Most of you have heard of the Russian Woodpecker, but have you ever wondered what powered this massive structure? I have never seen any photographs from this place and it is not marked on any maps I came across, but thanks to Адам Бояновский’s (Адам’s Instagram) crash course in Soviet electrical engineering I can share it with you today.
Duga was an over-the-horizon radar system used as part of the Soviet ballistic missile defense early-warning network during the Cold War. It earned a nickname “Russian Woodpecker” thanks to a repetitive shortwave band tapping interference generated by this 150-metres high antenna. Many conspiracy theories and myths surrounded this top-secret military facility, from shaping weather to mind control experiments, all of which were obviously only legends.
As expected, such a massive structure consumed quite a lot of power to operate and while I haven’t found any officially published technical specification, online sources quote up to 10MW. This was likely one of the reasons behind its close proximity to the Chernobyl Nuclear Power Station.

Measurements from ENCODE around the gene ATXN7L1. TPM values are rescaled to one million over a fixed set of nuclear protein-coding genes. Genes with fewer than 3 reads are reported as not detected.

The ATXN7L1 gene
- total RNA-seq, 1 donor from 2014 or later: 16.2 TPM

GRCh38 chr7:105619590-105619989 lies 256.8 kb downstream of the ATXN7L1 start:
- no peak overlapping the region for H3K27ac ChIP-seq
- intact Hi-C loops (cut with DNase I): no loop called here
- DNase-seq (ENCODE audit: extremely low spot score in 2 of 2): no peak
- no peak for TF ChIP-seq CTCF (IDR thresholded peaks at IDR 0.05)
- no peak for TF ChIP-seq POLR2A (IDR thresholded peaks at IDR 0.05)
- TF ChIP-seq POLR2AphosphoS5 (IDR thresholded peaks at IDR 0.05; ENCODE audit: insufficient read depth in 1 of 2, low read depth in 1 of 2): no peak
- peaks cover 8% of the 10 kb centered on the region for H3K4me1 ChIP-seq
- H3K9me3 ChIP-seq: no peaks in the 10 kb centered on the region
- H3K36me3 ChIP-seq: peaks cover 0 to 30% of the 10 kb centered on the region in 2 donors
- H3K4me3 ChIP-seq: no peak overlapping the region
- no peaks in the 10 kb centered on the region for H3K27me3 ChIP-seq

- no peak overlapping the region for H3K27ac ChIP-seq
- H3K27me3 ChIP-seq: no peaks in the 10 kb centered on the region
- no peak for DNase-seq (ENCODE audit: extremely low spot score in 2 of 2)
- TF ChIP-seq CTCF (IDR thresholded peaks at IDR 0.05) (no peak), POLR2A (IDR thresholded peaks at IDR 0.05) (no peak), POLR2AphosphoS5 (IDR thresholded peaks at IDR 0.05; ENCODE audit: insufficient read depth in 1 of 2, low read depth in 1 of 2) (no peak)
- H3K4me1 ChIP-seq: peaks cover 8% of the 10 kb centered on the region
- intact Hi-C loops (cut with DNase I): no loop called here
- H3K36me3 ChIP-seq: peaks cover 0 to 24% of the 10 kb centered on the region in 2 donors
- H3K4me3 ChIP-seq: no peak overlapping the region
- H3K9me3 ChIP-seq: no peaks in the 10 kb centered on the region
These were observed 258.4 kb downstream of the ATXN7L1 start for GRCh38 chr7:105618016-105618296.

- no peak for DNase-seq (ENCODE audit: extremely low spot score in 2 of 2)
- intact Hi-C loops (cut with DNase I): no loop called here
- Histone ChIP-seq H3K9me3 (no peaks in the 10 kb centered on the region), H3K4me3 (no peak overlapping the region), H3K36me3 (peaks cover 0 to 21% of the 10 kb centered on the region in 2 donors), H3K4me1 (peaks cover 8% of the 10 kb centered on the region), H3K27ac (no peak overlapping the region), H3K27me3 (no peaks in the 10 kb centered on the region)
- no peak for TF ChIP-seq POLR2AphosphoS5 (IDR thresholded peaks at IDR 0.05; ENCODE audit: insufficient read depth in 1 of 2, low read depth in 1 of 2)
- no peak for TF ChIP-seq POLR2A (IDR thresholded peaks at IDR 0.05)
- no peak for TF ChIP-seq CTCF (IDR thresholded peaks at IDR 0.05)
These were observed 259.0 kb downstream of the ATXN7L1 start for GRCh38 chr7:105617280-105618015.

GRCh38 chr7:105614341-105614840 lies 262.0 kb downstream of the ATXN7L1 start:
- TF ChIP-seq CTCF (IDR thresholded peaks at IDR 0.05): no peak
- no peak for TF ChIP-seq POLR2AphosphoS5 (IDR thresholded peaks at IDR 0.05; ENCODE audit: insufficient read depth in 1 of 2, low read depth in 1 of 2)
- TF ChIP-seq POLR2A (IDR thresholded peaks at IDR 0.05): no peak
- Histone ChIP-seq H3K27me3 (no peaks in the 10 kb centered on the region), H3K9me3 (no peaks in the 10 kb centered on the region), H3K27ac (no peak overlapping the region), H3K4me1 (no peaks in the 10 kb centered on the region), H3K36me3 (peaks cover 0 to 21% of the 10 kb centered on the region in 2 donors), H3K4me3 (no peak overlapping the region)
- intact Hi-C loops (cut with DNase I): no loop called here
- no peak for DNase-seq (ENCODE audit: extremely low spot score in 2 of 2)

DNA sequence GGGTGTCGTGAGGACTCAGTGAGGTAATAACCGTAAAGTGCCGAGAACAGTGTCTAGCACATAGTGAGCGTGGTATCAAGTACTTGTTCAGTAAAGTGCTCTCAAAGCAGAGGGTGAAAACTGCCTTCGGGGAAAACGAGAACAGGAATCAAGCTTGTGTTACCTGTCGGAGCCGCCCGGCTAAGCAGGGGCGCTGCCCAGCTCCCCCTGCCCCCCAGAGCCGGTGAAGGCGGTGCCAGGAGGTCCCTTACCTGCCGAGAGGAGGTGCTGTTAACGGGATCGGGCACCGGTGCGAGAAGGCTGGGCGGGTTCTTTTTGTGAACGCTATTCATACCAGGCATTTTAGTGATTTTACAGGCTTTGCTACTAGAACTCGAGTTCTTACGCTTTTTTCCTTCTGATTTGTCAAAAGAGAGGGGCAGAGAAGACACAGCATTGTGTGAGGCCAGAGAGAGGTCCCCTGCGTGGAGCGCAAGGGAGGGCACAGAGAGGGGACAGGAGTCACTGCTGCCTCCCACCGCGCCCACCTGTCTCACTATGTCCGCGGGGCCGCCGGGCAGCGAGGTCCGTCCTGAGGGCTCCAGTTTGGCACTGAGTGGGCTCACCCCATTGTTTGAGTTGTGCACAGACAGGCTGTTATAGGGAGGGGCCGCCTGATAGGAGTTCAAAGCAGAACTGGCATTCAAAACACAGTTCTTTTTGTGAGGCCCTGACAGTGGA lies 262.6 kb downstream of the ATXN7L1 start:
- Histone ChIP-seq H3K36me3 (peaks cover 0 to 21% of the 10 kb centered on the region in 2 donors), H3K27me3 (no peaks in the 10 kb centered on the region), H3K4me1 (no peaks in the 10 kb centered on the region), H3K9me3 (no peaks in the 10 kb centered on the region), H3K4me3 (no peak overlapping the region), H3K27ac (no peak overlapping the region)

This meant that Duga had its own electrical substation in the nearby forest. A 110kV line from the CHNPP was connected to several massive transformers and distribution boards, which sent electricity to the radar and control buildings. To make things even more interesting, the incoming 110kV overhead power line is still live and simply ends near the substation. A distinctive electrical crackling noise can be heard in the woods.
Just like the Russian Woodpecker control rooms, the place is mostly empty since all valuable equipment was removed for for spare parts and scrap metal.